Shaun Isaac, owner of Woodchucker Firewood in Trochu, is awaiting a new shipment during a firewood shortage in the province. All of the wood he has left is being saved for long-time customers who need it to heat their homes. (Contributed photo).
Firewood shortage in central Alberta caused by rising demand, gaps in supply

‘I’ve said “No” to more people than ever’: firewood seller

Royal Alexandra Hospital front-line workers walk a picket line after walking off the job in a wildcat strike in Edmonton, on Monday, October 26, 2020. THE CANADIAN PRESS/Jason Franson
Alberta labour board orders health-care staff who walked off the job to go back to work

Finance Minister Travis Toews said in a news release that he was pleased with the labour board’s decision

Pilots Ilona Carter and Jim Gray of iRecover Treatment Centres, in front of his company’s aircraft, based at Ponoka’s airport. (Perry Wilson/Submitted)
95-year-old Ilona Carter flies again

Takes to the skies over Ponoka

Children’s backpacks and shoes are seen at a daycare in Langley, B.C., on Tuesday May 29, 2018. Alberta Children’s Services Minister Rebecca Schulz says the province plans to bring in a new way of licensing and monitoring child-care facilities. THE CANADIAN PRESS/Darryl Dyck
Alberta proposes legislation to change rules on child-care spaces

Record-keeping, traditionally done on paper, would be allowed digitally

Prime Minister Justin Trudeau shakes hands with US Vice-President Joe Biden on Parliament Hill in Ottawa on Friday, December 9, 2016. THE CANADIAN PRESS/ Patrick Doyle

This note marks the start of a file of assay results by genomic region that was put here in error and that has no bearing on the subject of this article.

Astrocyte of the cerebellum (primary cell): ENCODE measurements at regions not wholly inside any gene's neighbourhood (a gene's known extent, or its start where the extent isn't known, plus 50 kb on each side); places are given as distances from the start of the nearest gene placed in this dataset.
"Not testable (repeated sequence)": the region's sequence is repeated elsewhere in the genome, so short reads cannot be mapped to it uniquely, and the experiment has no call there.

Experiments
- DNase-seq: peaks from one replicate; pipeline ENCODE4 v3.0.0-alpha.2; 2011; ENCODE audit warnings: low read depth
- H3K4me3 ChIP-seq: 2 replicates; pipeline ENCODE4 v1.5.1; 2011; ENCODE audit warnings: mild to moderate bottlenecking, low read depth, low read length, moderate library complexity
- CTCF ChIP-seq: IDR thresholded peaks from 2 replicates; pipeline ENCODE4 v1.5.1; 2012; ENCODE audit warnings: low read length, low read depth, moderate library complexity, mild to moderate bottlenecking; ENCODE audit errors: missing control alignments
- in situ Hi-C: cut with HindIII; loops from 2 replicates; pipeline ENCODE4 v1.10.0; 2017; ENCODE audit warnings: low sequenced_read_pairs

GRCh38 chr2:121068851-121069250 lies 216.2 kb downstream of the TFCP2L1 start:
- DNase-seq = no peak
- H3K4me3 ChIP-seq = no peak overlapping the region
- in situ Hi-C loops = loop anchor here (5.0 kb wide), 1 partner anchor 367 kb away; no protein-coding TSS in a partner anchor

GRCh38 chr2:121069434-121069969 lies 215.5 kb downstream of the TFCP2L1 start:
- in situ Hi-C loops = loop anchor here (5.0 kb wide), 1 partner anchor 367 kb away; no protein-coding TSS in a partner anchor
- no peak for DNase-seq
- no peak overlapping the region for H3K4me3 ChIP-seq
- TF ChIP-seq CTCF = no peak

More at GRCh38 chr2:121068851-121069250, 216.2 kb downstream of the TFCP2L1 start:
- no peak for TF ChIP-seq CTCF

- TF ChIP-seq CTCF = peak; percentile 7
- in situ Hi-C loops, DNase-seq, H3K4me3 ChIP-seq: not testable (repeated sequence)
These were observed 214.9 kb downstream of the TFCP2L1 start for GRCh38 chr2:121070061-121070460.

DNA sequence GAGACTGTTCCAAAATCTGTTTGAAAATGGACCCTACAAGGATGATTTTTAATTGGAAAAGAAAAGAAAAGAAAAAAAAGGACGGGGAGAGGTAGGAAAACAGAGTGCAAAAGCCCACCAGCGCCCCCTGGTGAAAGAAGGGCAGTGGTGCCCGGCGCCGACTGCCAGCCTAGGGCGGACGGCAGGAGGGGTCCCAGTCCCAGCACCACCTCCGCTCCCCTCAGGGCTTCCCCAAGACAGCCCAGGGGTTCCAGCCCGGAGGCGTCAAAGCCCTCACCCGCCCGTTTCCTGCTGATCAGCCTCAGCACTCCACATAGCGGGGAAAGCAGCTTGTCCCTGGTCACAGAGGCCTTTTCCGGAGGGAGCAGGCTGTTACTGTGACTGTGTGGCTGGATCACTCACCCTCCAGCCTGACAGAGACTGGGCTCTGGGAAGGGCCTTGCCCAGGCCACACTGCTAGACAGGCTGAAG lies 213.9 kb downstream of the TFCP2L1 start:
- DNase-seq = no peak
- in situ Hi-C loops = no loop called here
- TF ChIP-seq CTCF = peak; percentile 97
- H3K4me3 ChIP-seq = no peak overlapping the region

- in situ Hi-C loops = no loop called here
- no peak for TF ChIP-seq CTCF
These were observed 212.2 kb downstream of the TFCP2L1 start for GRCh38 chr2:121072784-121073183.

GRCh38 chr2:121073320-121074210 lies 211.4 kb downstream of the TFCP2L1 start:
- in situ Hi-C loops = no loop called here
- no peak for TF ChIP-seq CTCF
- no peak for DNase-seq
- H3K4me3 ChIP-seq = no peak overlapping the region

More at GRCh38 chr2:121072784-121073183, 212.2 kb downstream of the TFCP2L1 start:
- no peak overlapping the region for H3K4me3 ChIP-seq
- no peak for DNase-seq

A Biden presidency could mean good news for Canadian environment policy: observers

Experts and observers say even a U.S. outside the Paris agreement may ultimately end up in the same place

People take a photo together during the opening night of Christmas Lights Across Canada, in Ottawa, on Wednesday, Dec. 4, 2019. The likelihood that most Canadians will enjoy a holly jolly Christmas season of gatherings, caroling and travel is unlikely, say public health experts who encourage those who revel in holiday traditions to accept more sacrifices ahead. THE CANADIAN PRESS/Justin Tang
Ho, ho, no: Experts advise preparing for a scaled-back COVID holiday season

Many of the holiday season’s highlights have already been scrapped or are unlikely to take place

Sen. Kim Pate is shown in Toronto in an October 15, 2013, file photo. The parliamentary budget office says a proposed law that would give judges discretion on whether to apply a lesser sentence for murder could save the federal government $8.3 million per year. THE CANADIAN PRESS/Colin Perkel
Judicial discretion for mandatory minimum sentences for murder would save $8.3M: PBO

The result would be fewer people in long-term custody at federal correctional institutions, experts say

Husky Energy logo is shown at the company’s annual meeting in Calgary on May 5, 2017. THE CANADIAN PRESS/Jeff McIntosh
Husky pipeline spills 900,000 litres of produced water in northwestern Alberta

The energy regulator says environmental contractors are at the site

A raccoon paid a visit to a Toronto Tim Hortons on Oct. 22, 2020. (shecallsmedrew/Twitter)
Who are you calling a trash panda? Raccoon takes a shift at Toronto Tim Hortons

Tim Hortons said animal control was called as soon they saw the surprise visitor

Most Read